By Holly Marie Wilson and Aaren Host

The Sixth Circuit Court of Appeals has thrown its hat in the ring, further fueling the circuit split as to a school’s liability for post-notice “student-on-student sexual harassment” in its recent opinion Kollaritsch v. Michigan State Univ. Bd. of Trustees, 944 F.3d 613, 618 (6th Cir.2019). Dealing specifically in the context where a student, previously sexually harassed by another student, reports this first instance of harassment to the school and is then subsequently harassed post-notice, the question confronted by circuits is whether vulnerability alone without a second, actionable instance of sexual harassment is enough to give rise to school liability based upon deliberate indifference. The Sixth Circuit has answered in the negative.

While Title IX of the Education Amendments of 1972 (“Title IX”) provides for a victim to bring a private cause of action against a school arising out of sexual harassment by a fellow student, to be actionable under Title IX, the student-on-student sexual harassment must be (1) severe, (2) pervasive, and (3) objectively offensive. Davis v. Monroe County Bd. of Educ., 526 U.S. 629, 119 S.Ct. 1661, 143 L.Ed.2d 839 (1999).

The inquiry, however, does not end there. If the three-prong Davis test is met, a victim must then demonstrate (1) knowledge on the part of the school, (2) an act, (3) injury, and (4) causation in order to establish that the school acted with deliberate indifference to the initial report of sexual harassment.

The circuit split turns upon the interpretation of the United States Supreme Court’s causation language in Davis and whether mere vulnerability to future harassment is enough to serve as a predicate for a Title IX deliberate indifference claim: “[T]he deliberate indifference must, at a minimum, [1] cause students to undergo harassment, or [2] make them liable or vulnerable to it.” While some circuits interpret this second causation requirement to mean that vulnerability is enough, i.e. the possibility the victim could come into contact with the alleged assaulter and open the door for further harassment, the Sixth Circuit refused to adopt this reading, holding that to do so would render the first part of Davis’ causation requirement superfluous.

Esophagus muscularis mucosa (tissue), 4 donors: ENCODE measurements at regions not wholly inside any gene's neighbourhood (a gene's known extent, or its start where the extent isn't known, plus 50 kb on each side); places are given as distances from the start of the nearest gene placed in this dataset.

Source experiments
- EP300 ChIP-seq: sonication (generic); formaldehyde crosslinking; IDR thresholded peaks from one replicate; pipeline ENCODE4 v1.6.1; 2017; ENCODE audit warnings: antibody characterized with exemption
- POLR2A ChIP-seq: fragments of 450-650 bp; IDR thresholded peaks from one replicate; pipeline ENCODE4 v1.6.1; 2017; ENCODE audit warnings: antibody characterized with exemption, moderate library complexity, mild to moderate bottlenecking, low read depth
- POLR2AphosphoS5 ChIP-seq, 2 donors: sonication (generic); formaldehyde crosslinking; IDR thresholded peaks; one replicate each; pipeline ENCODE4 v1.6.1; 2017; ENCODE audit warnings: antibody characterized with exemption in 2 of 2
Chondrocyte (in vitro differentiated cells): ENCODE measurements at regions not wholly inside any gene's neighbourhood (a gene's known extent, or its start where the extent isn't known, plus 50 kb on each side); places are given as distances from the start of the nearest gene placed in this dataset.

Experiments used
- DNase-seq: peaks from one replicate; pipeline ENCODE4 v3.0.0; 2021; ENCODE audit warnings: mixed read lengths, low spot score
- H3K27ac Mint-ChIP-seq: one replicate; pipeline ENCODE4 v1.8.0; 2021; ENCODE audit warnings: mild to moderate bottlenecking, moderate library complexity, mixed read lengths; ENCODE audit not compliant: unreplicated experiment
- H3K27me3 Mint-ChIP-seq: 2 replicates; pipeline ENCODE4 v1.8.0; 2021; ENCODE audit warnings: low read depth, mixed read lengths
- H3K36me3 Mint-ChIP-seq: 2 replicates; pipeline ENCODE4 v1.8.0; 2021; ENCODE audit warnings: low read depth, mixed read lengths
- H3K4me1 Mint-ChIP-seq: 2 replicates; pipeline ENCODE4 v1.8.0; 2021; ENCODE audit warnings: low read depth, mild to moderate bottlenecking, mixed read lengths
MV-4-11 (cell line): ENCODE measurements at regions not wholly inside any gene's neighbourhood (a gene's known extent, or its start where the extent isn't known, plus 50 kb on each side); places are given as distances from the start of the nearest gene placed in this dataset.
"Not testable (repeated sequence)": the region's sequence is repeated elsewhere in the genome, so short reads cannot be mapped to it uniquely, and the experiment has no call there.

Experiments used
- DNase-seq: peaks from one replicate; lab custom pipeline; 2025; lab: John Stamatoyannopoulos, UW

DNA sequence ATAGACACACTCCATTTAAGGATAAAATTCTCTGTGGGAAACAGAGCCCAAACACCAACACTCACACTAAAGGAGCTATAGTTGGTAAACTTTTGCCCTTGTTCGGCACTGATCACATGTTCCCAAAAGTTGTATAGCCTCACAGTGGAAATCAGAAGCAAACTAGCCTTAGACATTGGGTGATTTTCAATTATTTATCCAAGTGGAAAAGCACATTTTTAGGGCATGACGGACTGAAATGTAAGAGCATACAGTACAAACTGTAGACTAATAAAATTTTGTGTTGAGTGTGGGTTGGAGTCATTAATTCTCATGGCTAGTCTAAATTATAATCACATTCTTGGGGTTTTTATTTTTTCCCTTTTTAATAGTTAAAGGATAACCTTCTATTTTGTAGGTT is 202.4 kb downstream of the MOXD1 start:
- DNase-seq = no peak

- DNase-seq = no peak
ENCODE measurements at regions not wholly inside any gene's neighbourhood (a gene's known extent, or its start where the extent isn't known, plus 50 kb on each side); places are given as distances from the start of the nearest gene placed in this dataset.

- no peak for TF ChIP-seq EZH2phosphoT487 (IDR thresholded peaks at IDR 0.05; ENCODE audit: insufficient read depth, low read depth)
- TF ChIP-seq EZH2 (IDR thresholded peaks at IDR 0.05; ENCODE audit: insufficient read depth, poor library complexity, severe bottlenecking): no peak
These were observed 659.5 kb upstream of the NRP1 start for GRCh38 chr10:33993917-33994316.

It instead chose to adopt a plain reading of the two-part causation statement, interpreting two separate bases for how a school’s lack of response could lead to further harassment by either being (1) detrimental so as to instigate further harassment or (2) so insufficient as to make the victim unprotected from further harassment.

Simply put, the school’s conduct must either directly lead to more harassment or, in the alternative, be so deficient that no safeguards whatsoever are put in place so as to protect the victim from harassment that actually occurs. The “vulnerability” component was not intended, in the Sixth Circuit’s view, to create broad liability based upon the possibility of harassment but rather to create liability only where a student experiences post-notice harassment. Thus, the Sixth Circuit bookends student-on-student harassing, requiring an initial act, a report by the victim to the school, and a second act. It is simply not enough for a victim to allege that he or she feels unsafe from a future, potential assault in order to bring a Title IX claim against a school. Rather, there must be a second, actionable sexual harassment to give rise to a deliberate indifference claim under Title IX.

While it remains to be seen whether this interpretation will prevail, the Sixth Circuit has drawn a line in the sand, narrowing a school’s liability when it comes to reporting of (and responding to) student-on-student harassment. Next stop, Supreme Court of the United States.

If you have any questions concerning Kollaritsch v. Michigan State Univ. Bd. of Trustees, or have any questions regarding Title IX liability, contact a member of our Education Law Liability Practice Group.

This has been prepared for informational purposes only. It does not contain legal advice or legal opinion and should not be relied upon for individual situations. Nothing herein creates an attorney-client relationship between the Reader and Reminger. The information in this document is subject to change and the Reader should not rely on the statements in this document without first consulting legal counsel.


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